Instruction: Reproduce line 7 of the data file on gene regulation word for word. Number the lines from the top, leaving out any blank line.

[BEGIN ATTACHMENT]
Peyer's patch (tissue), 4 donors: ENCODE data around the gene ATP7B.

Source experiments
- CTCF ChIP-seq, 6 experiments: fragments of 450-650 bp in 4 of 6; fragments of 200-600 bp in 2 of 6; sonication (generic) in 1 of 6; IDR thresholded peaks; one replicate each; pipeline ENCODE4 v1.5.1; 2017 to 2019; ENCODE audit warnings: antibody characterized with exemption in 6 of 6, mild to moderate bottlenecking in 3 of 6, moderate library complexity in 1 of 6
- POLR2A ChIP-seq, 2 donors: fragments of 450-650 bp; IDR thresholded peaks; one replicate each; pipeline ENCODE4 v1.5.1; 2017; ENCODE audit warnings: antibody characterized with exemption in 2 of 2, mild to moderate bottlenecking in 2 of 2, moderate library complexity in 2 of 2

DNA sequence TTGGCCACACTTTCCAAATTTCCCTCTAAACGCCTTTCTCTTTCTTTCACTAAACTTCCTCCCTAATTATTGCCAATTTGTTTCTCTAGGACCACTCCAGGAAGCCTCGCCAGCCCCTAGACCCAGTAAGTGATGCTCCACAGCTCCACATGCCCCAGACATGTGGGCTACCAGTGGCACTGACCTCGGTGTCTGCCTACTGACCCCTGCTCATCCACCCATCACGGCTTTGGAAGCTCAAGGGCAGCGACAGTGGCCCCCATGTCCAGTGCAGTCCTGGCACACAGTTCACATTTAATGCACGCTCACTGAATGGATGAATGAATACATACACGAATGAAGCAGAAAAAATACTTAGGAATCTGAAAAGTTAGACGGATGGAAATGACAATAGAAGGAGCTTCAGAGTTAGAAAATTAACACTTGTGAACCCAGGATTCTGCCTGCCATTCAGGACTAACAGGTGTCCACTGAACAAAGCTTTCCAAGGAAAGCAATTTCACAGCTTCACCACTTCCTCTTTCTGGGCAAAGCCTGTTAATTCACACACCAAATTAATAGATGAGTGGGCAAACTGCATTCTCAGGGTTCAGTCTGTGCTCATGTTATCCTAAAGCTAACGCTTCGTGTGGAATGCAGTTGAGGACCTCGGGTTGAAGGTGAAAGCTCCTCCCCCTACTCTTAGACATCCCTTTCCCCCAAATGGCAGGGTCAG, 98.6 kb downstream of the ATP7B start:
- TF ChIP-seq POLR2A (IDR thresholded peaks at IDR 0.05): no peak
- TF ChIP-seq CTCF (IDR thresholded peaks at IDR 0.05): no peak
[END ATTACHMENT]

- TF ChIP-seq CTCF (IDR thresholded peaks at IDR 0.05): no peak